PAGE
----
Ironic this thread came about. Crawled under the car last night to install a UMI safety loop. Rear joint was noteably very stiff. Pulled the shaft and dropped it off to get looked at this morning. This is a stock shaft that was in very good shape with nothing more that new 1310 joints , 6-7 years ago, maybe 5,000-6,000 miles in that time period. Had a noted vibration at 70-75 in the mirror on the highway. Complete blur in all the mirrors going through the traps 115-117 where the car ran. Critical speed for a 3"'shaft in a '69 is 5900 rpm, which surprisingly , with a 28" tire and 4.10 gears is easily exceeded at about 120 mph (tossed my notes, but this is close). Dropping to a 3.42 gear , driveshaft rpm drops to 5000 +/- at 120-123. Big difference. Assuming 66-67 cars use a longer drive shaft due to the longer wheelbase. Chart I found lists 500 rpm change for every 4" driveshaft length. In Davey's case, you can clearly see, just based on the numbers how a stock type shaft could quickly become a time bomb as you add in mph, gearing and shaft length.

dtrubey
Jun 3rd, 11, 5:46 PM
Here's the MW chart. Anyone else had any bad experiences?

GRN69CHV
Jun 3rd, 11, 6:09 PM
That chart lists lower critical speeds than the chart I saw. 55.5" length (thought 69-70 is 54.5"??) with 4.10's running in the 120's, looks like there's not much of a safety margin.

dtrubey
Jun 3rd, 11, 6:54 PM
I have a 9" so it even longer and the car is going faster than I ever expected. I wasn't planning on another new driveshaft. Looks like a 4" aluminum is the only thing left. Carbon fiber is out.

andrewb70
Jun 3rd, 11, 11:05 PM
Since the subject of vibration came up in this thread, I thought you al might be interested in this:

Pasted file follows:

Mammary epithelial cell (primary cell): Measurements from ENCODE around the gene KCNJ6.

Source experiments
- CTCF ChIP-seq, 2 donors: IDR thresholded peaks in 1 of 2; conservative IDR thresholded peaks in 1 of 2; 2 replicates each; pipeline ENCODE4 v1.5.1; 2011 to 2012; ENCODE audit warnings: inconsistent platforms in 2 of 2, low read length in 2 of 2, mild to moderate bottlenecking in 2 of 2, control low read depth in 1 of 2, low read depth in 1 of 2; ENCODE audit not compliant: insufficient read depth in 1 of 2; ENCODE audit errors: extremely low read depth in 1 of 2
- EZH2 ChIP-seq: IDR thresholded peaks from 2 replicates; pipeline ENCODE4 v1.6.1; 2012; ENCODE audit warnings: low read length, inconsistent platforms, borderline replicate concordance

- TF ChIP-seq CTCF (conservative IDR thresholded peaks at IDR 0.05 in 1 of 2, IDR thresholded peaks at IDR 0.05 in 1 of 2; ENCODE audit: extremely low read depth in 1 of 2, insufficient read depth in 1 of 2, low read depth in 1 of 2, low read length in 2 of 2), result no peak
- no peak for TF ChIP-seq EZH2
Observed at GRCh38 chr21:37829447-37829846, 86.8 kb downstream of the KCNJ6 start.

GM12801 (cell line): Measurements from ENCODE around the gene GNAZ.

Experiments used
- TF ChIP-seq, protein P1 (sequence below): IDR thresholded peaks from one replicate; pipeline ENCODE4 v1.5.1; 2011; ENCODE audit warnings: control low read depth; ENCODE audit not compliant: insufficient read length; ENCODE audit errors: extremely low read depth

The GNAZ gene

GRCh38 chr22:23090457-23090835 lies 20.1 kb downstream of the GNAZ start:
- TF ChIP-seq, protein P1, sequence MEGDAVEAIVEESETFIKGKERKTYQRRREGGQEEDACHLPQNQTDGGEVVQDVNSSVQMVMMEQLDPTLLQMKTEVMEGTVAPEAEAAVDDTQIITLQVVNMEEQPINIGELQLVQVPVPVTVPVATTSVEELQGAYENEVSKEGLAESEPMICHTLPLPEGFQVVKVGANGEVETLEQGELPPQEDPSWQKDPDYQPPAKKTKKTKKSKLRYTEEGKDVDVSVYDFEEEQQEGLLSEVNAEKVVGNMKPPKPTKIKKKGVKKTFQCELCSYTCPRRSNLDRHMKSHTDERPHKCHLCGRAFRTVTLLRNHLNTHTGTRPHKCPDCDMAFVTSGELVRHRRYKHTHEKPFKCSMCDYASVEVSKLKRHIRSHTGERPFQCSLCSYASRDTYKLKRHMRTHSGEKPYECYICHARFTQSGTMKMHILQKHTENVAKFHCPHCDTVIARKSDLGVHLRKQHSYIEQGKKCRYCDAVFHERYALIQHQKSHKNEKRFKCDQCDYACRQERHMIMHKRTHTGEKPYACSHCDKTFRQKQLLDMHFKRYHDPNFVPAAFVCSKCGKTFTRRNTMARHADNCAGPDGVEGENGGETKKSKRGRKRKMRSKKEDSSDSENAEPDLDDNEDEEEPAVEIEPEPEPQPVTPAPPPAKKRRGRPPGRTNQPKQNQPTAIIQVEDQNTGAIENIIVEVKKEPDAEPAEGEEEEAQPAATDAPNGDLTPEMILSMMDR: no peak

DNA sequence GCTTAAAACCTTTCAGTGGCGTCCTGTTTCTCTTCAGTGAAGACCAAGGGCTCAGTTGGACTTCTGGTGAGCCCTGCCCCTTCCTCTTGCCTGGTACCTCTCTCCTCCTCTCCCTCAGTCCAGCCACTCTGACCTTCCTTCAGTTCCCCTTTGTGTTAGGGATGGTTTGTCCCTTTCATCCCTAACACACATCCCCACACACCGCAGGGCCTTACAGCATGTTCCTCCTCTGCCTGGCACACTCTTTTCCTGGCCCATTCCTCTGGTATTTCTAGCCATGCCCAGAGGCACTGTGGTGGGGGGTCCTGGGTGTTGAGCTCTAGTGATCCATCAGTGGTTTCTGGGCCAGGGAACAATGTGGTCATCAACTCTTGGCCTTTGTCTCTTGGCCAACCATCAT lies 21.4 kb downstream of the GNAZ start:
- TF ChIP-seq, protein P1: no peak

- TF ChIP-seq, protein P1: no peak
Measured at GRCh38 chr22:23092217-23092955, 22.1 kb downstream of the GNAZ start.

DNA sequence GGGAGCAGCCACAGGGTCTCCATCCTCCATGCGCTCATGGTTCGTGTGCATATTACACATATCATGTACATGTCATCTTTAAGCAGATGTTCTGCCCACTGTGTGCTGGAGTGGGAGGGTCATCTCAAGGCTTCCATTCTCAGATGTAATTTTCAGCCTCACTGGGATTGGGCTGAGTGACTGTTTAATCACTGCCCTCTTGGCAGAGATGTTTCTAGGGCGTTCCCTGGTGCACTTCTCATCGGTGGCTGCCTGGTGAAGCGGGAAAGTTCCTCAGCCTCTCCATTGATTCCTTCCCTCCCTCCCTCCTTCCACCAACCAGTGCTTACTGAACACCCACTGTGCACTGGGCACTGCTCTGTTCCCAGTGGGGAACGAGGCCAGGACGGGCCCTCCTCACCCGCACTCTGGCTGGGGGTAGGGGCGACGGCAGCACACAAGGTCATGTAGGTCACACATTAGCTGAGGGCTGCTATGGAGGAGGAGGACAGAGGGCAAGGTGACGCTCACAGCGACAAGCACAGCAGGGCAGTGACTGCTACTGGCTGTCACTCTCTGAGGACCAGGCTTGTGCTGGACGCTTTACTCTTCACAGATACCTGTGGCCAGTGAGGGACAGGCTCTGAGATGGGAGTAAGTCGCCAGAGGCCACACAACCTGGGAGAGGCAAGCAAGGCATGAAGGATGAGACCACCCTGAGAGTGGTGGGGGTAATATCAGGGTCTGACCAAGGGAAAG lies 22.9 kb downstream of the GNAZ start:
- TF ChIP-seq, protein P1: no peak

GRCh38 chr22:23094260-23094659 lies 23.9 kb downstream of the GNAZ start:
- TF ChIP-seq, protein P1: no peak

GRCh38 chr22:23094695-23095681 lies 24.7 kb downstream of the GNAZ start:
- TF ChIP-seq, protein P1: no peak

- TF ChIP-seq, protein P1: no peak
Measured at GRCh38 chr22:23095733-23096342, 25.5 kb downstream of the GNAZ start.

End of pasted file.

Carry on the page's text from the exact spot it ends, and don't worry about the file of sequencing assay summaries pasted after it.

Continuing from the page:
http://www.chevelles.com/forums/showthread.php?t=353010

Andrew

Steve439
Jun 3rd, 11, 11:21 PM
Ironic this thread came about. Crawled under the car last night to install a UMI safety loop. Rear joint was noteably very stiff. Pulled the shaft and dropped it off to get looked at this morning. This is a stock shaft that was in very good shape with nothing more that new 1310 joints , 6-7 years ago, maybe 5,000-6,000 miles in that time period. Had a noted vibration at 70-75 in the mirror on the highway. Complete blur in all the mirrors going through the traps 115-117 where the car ran. Critical speed for a 3"'shaft in a '69 is 5900 rpm, which surprisingly , with a 28" tire and 4.10 gears is easily exceeded at about 120 mph (tossed my notes, but this is close). Dropping to a 3.42 gear , driveshaft rpm drops to 5000 +/- at 120-123. Big difference. Assuming 66-67 cars use a longer drive shaft due to the longer wheelbase. Chart I found lists 500 rpm change for every 4" driveshaft length. In Davey's case, you can clearly see, just based on the numbers how a stock type shaft could quickly become a time bomb as you add in mph, gearing and shaft length.

It's great to hear you're crawling around under your car and swapping drive shafts.

It's also nice to hear guys are running 1310s with more torque than I have!
I have a 1310/1330 conversion up front and that one worries me...

Bob West
Jun 3rd, 11, 11:30 PM
1310's are solid, no zerk fittings. The zerk is the weak spot ;)

Steve439
Jun 4th, 11, 12:51 AM
1310's are solid, no zerk fittings. The zerk is the weak spot ;)

I'm still way impressed the solid 1310s hold up to those launches.

The 1310/1330 conversions are a real pisser.
AFAIK Spicer doesn't make a solid one.

engineguy
Jun 4th, 11, 9:06 AM
Virtually ANYTHING that rotates has a critical speed. In the case of driveshafts, the critical speed is a function of length, diameter, wall thickness and materials. Once critical speed is reached, it is possible for any driveshaft, whether it is steel, aluminum or carbon fiber to swirl (go into jumprope shape). Even turbocharger impeller shafts have critical speeds, although it is quite high due to their short length and small diameter. Typical turbo impellers may attain RPM as high as 200,000 to 300,000 RPM. OK, sorry - I realize that we have gotten off the original topic.

Strokd66
Jun 4th, 11, 9:47 AM
1310's are solid, no zerk fittings. The zerk is the weak spot ;)

thats what i run